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Scholarship of Teaching & SCL/LCE (part II). Instructional Vs Learner Centered (1) Knowledge is transmitted from lecturer to students VS Students construct.

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Presentation on theme: "Scholarship of Teaching & SCL/LCE (part II). Instructional Vs Learner Centered (1) Knowledge is transmitted from lecturer to students VS Students construct."— Presentation transcript:

1 Scholarship of Teaching & SCL/LCE (part II)

2 Instructional Vs Learner Centered (1) Knowledge is transmitted from lecturer to students VS Students construct knowledge through gathering & synthesizing information & integrating it with the general skills of inquiry, communication, critical thinking, problem solving etc. Huba & Freed, Learner Centered Assessment on College Campuses, Allyn & Bacon, 2000

3 Instructional Vs Learner Centered (2) Students passively receive information VS Students are actively involved Huba & Freed, Learner Centered Assessment on College Campuses, Allyn & Bacon, 2000

4 Instructional Vs Learner Centered (3) Emphasis on acquisition of knowledge outside the context in which it will be used VS Emphasis is on using & communicating knowledge effectively to address enduring & emerging issues & problems in real life contexts Huba & Freed, Learner Centered Assessment on College Campuses, Allyn & Bacon, 2000

5 Instructional Vs Learner Centered (4) Lecturer’s role is to be primary information giver & primary evaluator VS Lecturer’s role is to coach & facilitate Huba & Freed, Learner Centered Assessment on College Campuses, Allyn & Bacon, 2000

6 Instructional Vs Learner Centered (5) Teaching & assessing are separate VS Teaching & assessing are intertwined Huba & Freed, Learner Centered Assessment on College Campuses, Allyn & Bacon, 2000

7 Instructional Vs Learner Centered (6) Assessment is used to monitor learning VS Assessment is used to promote & diagnose learning Huba & Freed, Learner Centered Assessment on College Campuses, Allyn & Bacon, 2000

8 Instructional Vs Learner Centered (7) Emphasis is on wright answers VS Emphasis is on generating better questions & learning from errors Huba & Freed, Learner Centered Assessment on College Campuses, Allyn & Bacon, 2000

9 Instructional Vs Learner Centered (8) Desired learning is assessed indirectly through the use of objectively scored tests VS Desired learning is assessed directly through papers, projects, performances,portfolios, etc Huba & Freed, Learner Centered Assessment on College Campuses, Allyn & Bacon, 2000

10 Instructional Vs Learner Centered (9) Focus is on single discipline VS Approach is compatible with interdisciplinary investigation Huba & Freed, Learner Centered Assessment on College Campuses, Allyn & Bacon, 2000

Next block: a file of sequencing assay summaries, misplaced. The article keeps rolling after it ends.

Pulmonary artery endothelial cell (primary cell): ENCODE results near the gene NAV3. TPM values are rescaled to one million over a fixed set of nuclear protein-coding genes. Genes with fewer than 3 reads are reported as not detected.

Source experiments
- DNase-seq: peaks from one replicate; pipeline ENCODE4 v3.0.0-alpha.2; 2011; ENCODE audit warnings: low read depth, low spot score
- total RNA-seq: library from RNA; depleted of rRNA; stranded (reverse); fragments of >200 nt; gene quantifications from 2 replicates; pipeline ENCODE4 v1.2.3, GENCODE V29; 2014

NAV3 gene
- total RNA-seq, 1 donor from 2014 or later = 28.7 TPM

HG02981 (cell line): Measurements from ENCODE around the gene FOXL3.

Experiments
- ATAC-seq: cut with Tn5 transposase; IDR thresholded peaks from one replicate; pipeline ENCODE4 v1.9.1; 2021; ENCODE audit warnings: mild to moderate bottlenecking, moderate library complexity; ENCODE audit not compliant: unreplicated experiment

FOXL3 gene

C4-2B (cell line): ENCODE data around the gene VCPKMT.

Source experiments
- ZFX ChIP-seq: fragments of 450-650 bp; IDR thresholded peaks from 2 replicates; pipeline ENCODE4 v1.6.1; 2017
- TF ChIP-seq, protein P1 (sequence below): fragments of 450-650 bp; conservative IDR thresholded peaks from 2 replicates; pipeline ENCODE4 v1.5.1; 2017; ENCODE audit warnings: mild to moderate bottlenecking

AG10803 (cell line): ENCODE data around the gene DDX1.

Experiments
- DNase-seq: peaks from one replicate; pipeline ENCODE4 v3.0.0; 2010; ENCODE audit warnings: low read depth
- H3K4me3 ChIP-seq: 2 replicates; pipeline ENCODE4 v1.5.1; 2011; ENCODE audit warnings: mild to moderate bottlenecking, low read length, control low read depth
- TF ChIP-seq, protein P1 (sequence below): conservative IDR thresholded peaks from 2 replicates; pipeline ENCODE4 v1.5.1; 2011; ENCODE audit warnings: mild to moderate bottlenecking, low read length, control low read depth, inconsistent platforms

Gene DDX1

11 Instructional Vs Learner Centered (10) Culture is competitive & individualistic VS Culture is cooperative, collaborative & supportive Huba & Freed, Learner Centered Assessment on College Campuses, Allyn & Bacon, 2000

12 Instructional Vs Learner Centered (11) Only students are viewed as learners VS Lecturer & students learn together Huba & Freed, Learner Centered Assessment on College Campuses, Allyn & Bacon, 2000

13 DO YOU HAVE THESE PROBLEMS? Students forgot what you taught after the final examination Students can not apply their knowledge in a new situation (near transfer) Students can not solve problems (far transfer) P. Blumberg: Developing Learner Centered Teaching, p.3, Jossey Bass, 2008

14 Students are not Tough ??? Zebra vs Lion

15 Teaching the Content TOPIK PEMBICARAAN Teaching for Understanding Teaching for Transfer

16 TEACHING THE CONTENT TO OVERCOME RETENTION PROBLEMS

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18 Cognitive Theory Sensory Memory Working Memory Long Term Memory (permanent) Attention Encoding Retrieval Decay in 20 sec. Decay in 1-4 sec. Rehearsal Context

19 Menimbulkan Student’s Attention Identify key features → clear definition → lists critical features of the concept M.D. Svinicki, Learning & Motivation in the Postsecondary Classroom, p.15, Jossey Bass, 2004

20 Identify Key Features to be Learned 1. Carefully analyze any concept to be learned, identify key features → give clear definition. 2. Situations learners are going to use this new information → what will be present → what to pay attention & what to ignore M.D. Svinicki, Learning & Motivation in the Postsecondary Classroom, p.15, Jossey Bass, 2004

21 1.3THE STRESS AT A CRACK TIP (cont’) 1. Tegangan dekat ujung retak mendekati tak berhingga → terjadi singularitas. 2. Distribusi tegangan sangat curam disekitar ujung retak 3.Intensitas medan tegangan disekitar ujung retak digambarkan oleh suku  a

22 Focus Student Attention by Highlighting Key Features 1. Verbal cues (verbally) 2. Use of outlines 3. Underlining text 4. Using bold font 5. Contrasting colored text 6. Progressive disclosure 7. Bright vs dim M.D. Svinicki, Learning & Motivation in the Postsecondary Classroom, Jossey Bass, 2004

23 Focus Student Attention by Highlighting Key Features 1. Verbal cues (verbally) 2. Use of outlines 3. Underlining text 4. Using bold font 5. Contrasting colored text 6. Progressive disclosure 7. Bright vs dim M.D. Svinicki, Learning & Motivation in the Postsecondary Classroom, Jossey Bass, 2004